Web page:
Cultures in the mix at Aarhus People’s Kitchen

The idea of a people’s kitchen, or Folkekøkken, is not unheard of in Denmark. Copenhagen is full of them. Aarhus, on the other hand, has only one, and it’s unlike any other: it doesn’t cost any money.

Cultures in the mix at Aarhus People's Kitchen
Volunteers cook using unsold fruit and vegetables from local farmers. Photo: Jutland Station

“It’s very low budget,” says David Francois Rey, a business student who came up with the idea for the event five years ago. 

Rey explained how he made an agreement with local farmers for them to donate their unsold fruit and vegetables after the weekly farmer’s markets on Ingerslev Boulevard.

Volunteers with bicycle trailers pick up the goods each week, and other ingredients like beans, oil and spices are obtained through shop donations or dumpster diving.

French native David Francois Rey started the People's Kitchen in Aarhus five years ago. He now lives in Copenhagen. Photo: Jutland Station

The events take place in the Trøjborg Beboerhus, where the group does not need to pay rent. This means there are basically no costs. 

The unofficial theme of the most recent People’s Kitchen on Sunday evening was apples. The farmers had donated a huge box of fresh apples, so participants cooked them in every way they could think of: they diced them and sprinkled cinnamon on top, they ate them raw as snacks before the food was ready, and they baked them into pies and crumbles. 

A handful of participants showed up at around 4pm to start cooking, and by the time it was ready to eat, around 30 had showed up. Many were international students, but there were a number of Danes and middle-aged people as well.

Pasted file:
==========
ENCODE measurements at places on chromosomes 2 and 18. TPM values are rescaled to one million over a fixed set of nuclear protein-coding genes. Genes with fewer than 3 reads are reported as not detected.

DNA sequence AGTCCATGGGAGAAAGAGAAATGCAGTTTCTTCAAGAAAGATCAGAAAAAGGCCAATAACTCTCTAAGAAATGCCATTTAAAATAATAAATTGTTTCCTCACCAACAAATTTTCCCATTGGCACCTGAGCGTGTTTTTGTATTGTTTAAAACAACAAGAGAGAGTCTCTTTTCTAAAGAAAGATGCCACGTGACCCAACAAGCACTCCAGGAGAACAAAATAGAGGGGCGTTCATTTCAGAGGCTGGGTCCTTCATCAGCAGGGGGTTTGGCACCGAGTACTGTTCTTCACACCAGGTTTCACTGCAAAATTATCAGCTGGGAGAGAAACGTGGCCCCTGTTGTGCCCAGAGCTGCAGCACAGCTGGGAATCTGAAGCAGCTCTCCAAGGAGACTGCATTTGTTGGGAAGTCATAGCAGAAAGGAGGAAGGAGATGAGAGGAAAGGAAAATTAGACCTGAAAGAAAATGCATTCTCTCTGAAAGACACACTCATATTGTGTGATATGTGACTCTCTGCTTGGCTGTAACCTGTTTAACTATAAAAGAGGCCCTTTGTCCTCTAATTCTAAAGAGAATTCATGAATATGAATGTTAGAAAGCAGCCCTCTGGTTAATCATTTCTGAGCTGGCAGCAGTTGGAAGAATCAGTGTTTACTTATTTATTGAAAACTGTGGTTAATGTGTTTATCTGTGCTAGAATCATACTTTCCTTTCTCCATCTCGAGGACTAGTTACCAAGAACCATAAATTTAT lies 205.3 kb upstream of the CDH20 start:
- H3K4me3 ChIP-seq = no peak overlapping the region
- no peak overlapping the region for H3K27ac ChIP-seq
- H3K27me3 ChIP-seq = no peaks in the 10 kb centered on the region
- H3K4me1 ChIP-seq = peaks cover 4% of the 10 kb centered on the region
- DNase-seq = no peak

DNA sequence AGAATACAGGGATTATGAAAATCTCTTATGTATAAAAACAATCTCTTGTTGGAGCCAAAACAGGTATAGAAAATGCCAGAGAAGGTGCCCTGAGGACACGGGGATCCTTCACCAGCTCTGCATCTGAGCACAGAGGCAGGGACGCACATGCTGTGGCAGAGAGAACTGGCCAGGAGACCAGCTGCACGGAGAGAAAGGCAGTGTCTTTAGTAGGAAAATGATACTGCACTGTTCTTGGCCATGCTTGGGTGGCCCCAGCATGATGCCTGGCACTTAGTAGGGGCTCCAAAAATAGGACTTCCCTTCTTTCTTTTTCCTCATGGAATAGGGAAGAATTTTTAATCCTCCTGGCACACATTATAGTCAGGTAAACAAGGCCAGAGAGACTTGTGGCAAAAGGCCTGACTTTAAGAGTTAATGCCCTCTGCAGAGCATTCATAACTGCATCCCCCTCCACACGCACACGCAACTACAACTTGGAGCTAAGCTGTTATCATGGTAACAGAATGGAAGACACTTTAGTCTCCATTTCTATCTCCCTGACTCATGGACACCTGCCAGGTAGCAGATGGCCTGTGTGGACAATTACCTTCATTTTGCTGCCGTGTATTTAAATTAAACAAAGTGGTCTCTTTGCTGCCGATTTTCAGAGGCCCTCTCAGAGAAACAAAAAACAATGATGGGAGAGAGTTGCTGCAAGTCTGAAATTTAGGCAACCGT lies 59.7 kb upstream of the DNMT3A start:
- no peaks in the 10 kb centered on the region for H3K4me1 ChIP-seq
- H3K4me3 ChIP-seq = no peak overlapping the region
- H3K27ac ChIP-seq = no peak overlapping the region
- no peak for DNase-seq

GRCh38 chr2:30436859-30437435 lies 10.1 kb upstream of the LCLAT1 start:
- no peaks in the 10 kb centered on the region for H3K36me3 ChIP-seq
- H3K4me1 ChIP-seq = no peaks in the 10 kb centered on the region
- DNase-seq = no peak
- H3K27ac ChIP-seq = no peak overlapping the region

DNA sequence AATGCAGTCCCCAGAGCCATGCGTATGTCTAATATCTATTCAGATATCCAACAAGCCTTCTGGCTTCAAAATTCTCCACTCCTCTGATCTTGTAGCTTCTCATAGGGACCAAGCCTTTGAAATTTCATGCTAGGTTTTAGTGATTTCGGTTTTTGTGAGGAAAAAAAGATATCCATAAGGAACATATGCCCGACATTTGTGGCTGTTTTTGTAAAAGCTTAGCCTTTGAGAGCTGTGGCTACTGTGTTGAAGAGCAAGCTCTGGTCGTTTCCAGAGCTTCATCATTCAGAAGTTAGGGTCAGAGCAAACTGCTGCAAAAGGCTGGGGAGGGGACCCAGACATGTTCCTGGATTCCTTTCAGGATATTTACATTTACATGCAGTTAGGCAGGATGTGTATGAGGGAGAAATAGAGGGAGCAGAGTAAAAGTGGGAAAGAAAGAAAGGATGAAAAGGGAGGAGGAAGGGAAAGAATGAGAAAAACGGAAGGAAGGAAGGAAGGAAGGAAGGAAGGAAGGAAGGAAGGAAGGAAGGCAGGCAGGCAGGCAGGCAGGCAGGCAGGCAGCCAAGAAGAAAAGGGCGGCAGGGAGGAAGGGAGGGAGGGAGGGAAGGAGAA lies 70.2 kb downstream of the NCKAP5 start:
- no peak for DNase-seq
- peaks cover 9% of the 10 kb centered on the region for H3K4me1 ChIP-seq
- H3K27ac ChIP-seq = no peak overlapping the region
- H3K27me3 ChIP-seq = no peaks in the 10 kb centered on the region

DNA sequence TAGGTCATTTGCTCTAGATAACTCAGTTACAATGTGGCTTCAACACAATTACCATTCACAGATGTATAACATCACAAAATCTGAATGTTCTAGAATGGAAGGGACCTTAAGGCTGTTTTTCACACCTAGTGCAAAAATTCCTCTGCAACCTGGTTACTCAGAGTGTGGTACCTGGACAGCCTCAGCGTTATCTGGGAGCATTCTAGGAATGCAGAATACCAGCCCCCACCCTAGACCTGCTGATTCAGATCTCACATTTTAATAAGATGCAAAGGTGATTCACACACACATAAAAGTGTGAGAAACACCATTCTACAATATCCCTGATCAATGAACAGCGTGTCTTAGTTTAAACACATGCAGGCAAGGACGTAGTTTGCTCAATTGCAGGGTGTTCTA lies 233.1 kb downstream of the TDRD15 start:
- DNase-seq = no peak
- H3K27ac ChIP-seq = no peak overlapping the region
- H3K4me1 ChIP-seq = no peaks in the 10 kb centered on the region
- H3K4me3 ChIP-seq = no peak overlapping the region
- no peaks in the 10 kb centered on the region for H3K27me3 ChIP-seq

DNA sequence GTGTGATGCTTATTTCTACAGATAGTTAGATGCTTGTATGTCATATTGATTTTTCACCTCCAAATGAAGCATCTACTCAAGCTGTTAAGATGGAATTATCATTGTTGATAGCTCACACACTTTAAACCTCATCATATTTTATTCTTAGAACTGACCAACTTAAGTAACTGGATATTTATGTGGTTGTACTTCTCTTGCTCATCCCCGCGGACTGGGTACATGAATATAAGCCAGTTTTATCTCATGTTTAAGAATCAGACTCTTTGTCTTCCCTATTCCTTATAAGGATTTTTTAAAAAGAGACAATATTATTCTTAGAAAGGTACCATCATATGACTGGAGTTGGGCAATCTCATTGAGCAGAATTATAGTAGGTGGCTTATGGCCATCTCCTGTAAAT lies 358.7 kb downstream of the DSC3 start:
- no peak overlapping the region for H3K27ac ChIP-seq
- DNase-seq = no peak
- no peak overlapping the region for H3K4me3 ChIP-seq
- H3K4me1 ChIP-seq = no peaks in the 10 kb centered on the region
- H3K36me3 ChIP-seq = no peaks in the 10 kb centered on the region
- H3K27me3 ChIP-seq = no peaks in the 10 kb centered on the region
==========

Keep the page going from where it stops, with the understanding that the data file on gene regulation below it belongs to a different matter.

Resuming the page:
Peter Larndorfer, an international student, pours a homemade dressing over a green salad. Photo: Jutland Station

“The type of people going there are not necessarily people in need. Some people come and are on really low incomes, or homeless, some people are retired and don’t get so much money as pension,” Rey said. 

“There’s a big mix of many different types of people, cultures and backgrounds.”

The final dinner featured food that was mostly green – a bright green beverage made from kale and citrus fruits, two different green salads with rocket and spinach and green soup. There was some international food as well.

Regular participant Ramona August, who also made a short documentary about the initiative (see below) made a white bean paste that resembled hummus, and an African student made a traditional flat bread. 

New foods were invented, such as fried kale with peanut butter, and classics were resurrected, like roasted carrots with herbs. All of the dishes were vegetarian, and most were vegan as well.

Rey, who is originally from France, became interested in reducing food waste when a friend who worked at a supermarket showed him how much food gets thrown away.

Participants chop kale. Photo: Jutland Station

“I think it’s very sad that some people are starving in one place and then others are throwing out tons of food,” Rey said.

He was then introduced to dumpster diving, or ‘reclaiming food’ as he calls it. Eventually he decided to go straight to the source of the food, and talk to the farmers themselves.

“I thought, rather than going in the back [of supermarkets], at night, it’s much more friendly to actually include people,” Rey said.

A volunteer at the People's Kitchen. Photo: Jutland Station

Rey used techniques taught to him at the business school in order to present his proposal in a convincing way. His logic was that there is a high correlation between poverty and hunger and violence and crime, so solving one problem would fix the other.

“I think it’s good to address problems, but we often look at the symptoms … and we are missing the root cause of the system,” Rey said. “When it comes to food waste, the root cause is within the current market monetary structure.”